On top of this, Nick’s brother, Trace, had come down from Gainesville the night before and needed to take a crack at one of the toms. That sealed our decision. We drove a couple hundred yards beyond the feeding birds to a cypress head we could use for cover. If we could stalk to the inside edge of this head without being seen, the birds would be in shotgun range.
We shed binoculars, loaded the shotguns and proceeded into the banana spider woods following cow trails, stepping deliberately to avoid cracking branches and underbrush. No calls, no noise, just sneak through the woods and whack one. Simple.
We picked through the shadows of the trees, until the bright sun shining in the field filtered back into view. And then, a gobbler fed into plain sight. When he’d turn, we’d creep inches closer, freezing if any bird or bovine suspected problems.
As it turned out, the cows proved the biggest challenge. We’d snuck well into range of the one bird and now had all the hens and the dominant gobbler – in full strut and drumming at his lady friend – in sight. But the cattle; can’t shoot the cattle, and they stood behind all targets of opportunity. Also, we had a chance at a double and needed to wait for both the cows to vacate and the toms to line up so each of us would have a clear shot.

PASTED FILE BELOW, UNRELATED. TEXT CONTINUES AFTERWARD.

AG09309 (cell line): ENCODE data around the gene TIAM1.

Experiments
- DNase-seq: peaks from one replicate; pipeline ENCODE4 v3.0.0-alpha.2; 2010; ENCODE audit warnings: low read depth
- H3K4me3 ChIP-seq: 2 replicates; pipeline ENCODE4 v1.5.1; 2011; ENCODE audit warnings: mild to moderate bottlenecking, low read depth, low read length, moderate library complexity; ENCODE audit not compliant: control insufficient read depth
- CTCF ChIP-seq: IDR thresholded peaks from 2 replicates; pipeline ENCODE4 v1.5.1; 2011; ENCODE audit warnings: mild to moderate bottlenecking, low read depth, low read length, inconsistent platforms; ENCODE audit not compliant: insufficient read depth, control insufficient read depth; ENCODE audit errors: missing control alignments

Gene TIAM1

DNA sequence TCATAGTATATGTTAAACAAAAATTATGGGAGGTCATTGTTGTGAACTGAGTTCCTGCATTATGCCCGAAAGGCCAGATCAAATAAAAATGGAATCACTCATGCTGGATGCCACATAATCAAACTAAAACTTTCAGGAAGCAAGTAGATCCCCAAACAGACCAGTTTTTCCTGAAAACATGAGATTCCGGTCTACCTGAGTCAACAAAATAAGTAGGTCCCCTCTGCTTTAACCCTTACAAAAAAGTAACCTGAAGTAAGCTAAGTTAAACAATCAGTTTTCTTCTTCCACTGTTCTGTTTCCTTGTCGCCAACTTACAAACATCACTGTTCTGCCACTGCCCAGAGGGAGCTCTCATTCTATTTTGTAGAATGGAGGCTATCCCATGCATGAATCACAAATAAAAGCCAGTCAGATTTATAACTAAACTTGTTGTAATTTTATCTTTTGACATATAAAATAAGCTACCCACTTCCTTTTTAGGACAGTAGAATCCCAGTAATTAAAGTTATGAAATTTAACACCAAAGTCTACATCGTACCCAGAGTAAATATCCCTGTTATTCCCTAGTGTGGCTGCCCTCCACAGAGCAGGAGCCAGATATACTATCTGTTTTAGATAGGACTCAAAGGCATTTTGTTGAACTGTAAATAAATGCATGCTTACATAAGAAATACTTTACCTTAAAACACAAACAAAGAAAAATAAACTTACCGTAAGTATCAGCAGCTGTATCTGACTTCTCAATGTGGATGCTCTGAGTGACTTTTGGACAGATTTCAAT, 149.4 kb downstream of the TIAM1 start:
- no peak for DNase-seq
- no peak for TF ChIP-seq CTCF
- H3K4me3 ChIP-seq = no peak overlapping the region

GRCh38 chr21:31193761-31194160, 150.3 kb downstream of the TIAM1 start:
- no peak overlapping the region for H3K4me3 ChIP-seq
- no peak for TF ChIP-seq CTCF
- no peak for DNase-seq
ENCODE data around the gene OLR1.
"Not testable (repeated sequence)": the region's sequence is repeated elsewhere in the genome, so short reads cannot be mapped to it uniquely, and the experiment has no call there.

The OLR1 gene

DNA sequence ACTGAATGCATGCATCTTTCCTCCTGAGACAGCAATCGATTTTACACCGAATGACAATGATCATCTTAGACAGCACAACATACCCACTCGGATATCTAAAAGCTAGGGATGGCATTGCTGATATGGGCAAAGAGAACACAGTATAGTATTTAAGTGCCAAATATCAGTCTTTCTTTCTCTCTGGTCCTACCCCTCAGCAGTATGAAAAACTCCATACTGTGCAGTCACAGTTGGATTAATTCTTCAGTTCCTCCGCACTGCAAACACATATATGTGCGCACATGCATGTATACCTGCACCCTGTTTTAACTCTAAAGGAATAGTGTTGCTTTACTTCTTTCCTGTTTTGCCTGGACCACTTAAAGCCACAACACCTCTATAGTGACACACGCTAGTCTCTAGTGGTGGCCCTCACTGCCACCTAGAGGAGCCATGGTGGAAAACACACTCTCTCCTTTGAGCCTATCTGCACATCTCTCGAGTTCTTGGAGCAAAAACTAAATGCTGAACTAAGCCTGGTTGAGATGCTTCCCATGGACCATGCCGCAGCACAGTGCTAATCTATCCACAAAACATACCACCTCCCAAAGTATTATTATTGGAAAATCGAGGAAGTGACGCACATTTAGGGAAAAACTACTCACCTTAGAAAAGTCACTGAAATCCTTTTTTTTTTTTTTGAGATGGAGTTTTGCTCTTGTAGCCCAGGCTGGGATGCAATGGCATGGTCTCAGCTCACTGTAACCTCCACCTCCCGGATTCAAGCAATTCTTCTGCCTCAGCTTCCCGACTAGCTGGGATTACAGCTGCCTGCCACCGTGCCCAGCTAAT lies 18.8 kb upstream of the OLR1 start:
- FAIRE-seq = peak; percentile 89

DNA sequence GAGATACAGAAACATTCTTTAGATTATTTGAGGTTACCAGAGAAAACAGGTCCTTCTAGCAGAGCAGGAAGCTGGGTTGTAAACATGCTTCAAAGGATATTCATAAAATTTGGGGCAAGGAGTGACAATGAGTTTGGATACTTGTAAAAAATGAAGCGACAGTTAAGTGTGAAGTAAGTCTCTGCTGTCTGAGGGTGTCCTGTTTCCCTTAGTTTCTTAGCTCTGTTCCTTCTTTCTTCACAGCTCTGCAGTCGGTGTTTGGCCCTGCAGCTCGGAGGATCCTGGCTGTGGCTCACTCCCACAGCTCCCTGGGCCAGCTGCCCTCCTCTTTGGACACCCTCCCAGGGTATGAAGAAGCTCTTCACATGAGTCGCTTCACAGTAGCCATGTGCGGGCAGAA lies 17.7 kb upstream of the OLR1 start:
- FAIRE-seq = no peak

The satellite gobbler would wander about, but the bigger bird stayed in strut, turning his attention only to the hen feeding beside him. After what seemed like an eternity, all the stars aligned - the cows moved, and the gobblers came in range. Trace had the drop on the bigger bird. I’d take the satellite.
On the count of three we shot, and I rolled my bird as Trace’s whirled at the blasts and flew off unharmed with his hens. In all fairness, Trace didn’t have a great window to shoot through - that didn’t stop the ridicule for the next couple days, however.
In all, the hunters in camp took 5 gobblers Friday morning. All had ropes for beards, weighed around 20 pounds with decent to excellent spurs. The other 4 birds came strutting into calls in the traditional manner of the sport.
Not many people get a chance to successfully stalk a gobbler. It’s a low success affair. Everything went perfect for us, other than the missed shot. The gobblers just happened to be close to some cover that we could stalk through without making a bunch of noise. They didn’t spook as trucks drove by. The dark shadows of the cypress where we crept and waited hindered the birds’ ability to see clearly as they fed in the bright sunlight; an overcast day and we’d been busted for sure.
Either of them could’ve easily been shot with rifles, legal in Florida, but ranch rules prohibit it, and I doubt I would have anyhow. By my tolerant nature, I have no qualms with others doing it, but the Turkey Hunting Gospel According Ian says it was not the fair thing to do in this situation. Not proper.